Given the relatively stable nature of rental flows, property companies often tend to distribute a relatively high and stable share of their profits in dividends, making their stocks an attractive option for those investors looking for a consistent source of income. In fact, Robeco research shows that dividends would have accounted for roughly half of the total return achieved, over the past 20 years, by real estate stocks included in the S&P Developed Broad Market Index (BMI).
This explains why so many investors consider dividend yield as the single most important investment criterion, when considering this type of company. But is that really the case? Or, put differently, do real estate stocks exhibiting high dividend yields really achieve higher total returns in the long run? Our research suggests that selecting property stocks based on their dividend yield turns out to be shortsighted and that higher dividend yields do not necessarily lead to higher investment results.
Indeed, recent Robeco simulations show that while a strategy focusing on high dividend yield could have worked within the broader real estate sector over the last 20 years, returns would have been heavily concentrated in the first few years. Such a strategy would also have resulted in sharper drawdowns and higher volatility.
More specifically, we found that a REIT-only high dividend yield (HDY) strategy, one which invests solely in listed real estate investment trusts (REITs) and avoids other types of real estate stocks (non-REITs), would have underperformed a standard equally-weighted allocation to the broader real estate sector.
REITs are companies that focus on developing and renting a portfolio of properties while benefiting from specific favorable tax regimes in many countries, provided they distribute most of their earnings. Meanwhile, a HDY strategy focused on non-REITs would have consistently outperformed the broader real estate universe. But this outperformance would have largely been regionally-biased and dependent on the specific timing of some positions in certain countries.
A high dividend yield may not always reflect bright company prospects
These results confirm that dividend yield should not be taken as a standalone selection variable and that a lower one does not necessarily mean lower expected returns. The main reason is that a high dividend yield results from the combination of a stated current dividend (numerator) and a share price (denominator), integrating market views on future earnings and dividend growth.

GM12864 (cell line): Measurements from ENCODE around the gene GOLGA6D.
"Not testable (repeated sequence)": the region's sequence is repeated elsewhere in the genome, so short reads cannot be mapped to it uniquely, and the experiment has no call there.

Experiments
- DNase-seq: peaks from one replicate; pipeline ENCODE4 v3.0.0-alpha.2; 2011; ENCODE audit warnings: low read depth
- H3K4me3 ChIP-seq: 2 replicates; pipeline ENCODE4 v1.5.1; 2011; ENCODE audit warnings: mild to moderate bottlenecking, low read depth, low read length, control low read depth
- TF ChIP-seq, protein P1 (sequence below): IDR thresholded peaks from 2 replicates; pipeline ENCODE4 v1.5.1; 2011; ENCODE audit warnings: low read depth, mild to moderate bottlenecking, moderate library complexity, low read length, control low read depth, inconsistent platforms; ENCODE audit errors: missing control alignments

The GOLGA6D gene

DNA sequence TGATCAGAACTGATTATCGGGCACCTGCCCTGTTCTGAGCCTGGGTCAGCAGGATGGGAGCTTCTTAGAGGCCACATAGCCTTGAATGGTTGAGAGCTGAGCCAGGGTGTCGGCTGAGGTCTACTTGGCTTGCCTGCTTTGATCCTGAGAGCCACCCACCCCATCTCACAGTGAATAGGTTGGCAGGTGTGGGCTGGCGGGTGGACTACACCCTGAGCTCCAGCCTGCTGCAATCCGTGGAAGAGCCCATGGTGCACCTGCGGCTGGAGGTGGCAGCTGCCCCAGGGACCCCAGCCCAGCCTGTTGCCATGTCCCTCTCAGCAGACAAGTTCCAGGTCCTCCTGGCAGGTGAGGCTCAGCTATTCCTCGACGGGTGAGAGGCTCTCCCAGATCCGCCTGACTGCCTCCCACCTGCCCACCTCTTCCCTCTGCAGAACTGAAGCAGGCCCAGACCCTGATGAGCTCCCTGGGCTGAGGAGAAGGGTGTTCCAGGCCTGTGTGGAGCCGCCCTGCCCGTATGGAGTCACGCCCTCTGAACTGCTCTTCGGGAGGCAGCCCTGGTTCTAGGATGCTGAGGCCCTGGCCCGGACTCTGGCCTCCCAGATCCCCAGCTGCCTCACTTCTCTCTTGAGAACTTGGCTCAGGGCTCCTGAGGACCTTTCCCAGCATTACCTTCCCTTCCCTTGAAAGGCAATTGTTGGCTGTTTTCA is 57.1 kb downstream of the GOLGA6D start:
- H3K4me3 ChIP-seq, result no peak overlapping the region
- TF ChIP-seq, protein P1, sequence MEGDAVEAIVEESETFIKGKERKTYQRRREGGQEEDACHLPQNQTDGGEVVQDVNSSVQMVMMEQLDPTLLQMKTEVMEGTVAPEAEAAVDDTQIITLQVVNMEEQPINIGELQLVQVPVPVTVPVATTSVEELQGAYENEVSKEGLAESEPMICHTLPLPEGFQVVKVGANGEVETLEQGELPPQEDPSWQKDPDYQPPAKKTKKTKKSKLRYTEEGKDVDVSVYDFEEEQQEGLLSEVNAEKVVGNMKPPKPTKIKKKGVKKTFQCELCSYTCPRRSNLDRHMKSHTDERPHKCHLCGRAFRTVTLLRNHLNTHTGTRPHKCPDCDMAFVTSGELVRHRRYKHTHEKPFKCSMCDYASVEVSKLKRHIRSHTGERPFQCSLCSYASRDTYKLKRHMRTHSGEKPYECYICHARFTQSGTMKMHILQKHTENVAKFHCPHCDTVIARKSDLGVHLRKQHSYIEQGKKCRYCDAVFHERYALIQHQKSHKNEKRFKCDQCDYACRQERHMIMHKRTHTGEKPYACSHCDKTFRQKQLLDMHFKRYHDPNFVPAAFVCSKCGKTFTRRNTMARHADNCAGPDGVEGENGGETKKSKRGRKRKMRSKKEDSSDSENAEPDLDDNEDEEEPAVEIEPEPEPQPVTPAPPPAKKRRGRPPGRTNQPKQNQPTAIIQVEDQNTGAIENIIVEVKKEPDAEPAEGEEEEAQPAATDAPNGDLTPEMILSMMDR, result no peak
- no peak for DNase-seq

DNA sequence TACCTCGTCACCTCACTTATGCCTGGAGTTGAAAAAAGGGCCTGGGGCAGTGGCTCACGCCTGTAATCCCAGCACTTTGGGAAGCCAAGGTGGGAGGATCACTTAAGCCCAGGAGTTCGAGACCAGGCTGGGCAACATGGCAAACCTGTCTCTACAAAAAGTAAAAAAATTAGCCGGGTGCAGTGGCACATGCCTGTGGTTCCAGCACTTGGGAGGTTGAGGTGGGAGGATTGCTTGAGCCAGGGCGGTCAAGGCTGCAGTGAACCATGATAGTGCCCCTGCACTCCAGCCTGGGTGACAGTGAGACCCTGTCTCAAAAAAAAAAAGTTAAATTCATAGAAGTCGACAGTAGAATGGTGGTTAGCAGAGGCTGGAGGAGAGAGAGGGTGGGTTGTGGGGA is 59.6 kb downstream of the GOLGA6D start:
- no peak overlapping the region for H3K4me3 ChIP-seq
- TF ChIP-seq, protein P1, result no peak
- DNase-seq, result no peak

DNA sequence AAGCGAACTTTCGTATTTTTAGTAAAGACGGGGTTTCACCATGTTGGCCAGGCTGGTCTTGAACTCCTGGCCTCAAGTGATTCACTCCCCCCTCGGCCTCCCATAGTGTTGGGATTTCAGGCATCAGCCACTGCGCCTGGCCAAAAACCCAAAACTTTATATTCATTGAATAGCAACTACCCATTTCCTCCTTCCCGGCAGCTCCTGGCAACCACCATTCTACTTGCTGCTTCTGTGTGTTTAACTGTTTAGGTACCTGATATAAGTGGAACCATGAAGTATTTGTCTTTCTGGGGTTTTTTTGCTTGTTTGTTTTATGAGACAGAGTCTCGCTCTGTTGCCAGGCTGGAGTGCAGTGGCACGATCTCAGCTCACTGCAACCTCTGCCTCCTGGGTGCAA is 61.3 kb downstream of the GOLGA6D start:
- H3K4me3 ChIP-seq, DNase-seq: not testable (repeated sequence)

As a consequence, a high dividend yield may not always reflect bright company prospects. For example, it could be the temporary outcome of a sharp drop in the stock price triggered by a worsening outlook for the business.
Also, high dividend payouts may not always reflect sound financial management. To lure investors, management teams might be tempted to increase a company’s financial leverage, and by making use of often low debt financing costs, improve its earnings and therefore dividends. High dividend payouts might also come at the expense of critical maintenances. Finally, they might also be the outcome of one-off assets sales, and therefore unsustainable over the long run.
The Robeco Sustainable Property strategy aims to capture opportunities offered by oft-underappreciated long-term cash-flow generation in the property sector. As such, our analysis focuses on property companies’ ability to generate sustainable free cashflows over the longer term. From this perspective, the resulting dividend yield of our portfolio is an output – not a driver – of our investment process. As a consequence, this resulting dividend yield can be lower than the strategy’s benchmark.
Yet as our research shows, higher dividend yields do not necessarily lead to higher long-term returns. So, while we do acknowledge the importance of dividends and dividend yield for property investors – the fact that a HDY approach appears to work within non-REITs confirms they should not be ignored – we believe it should not be overstated.
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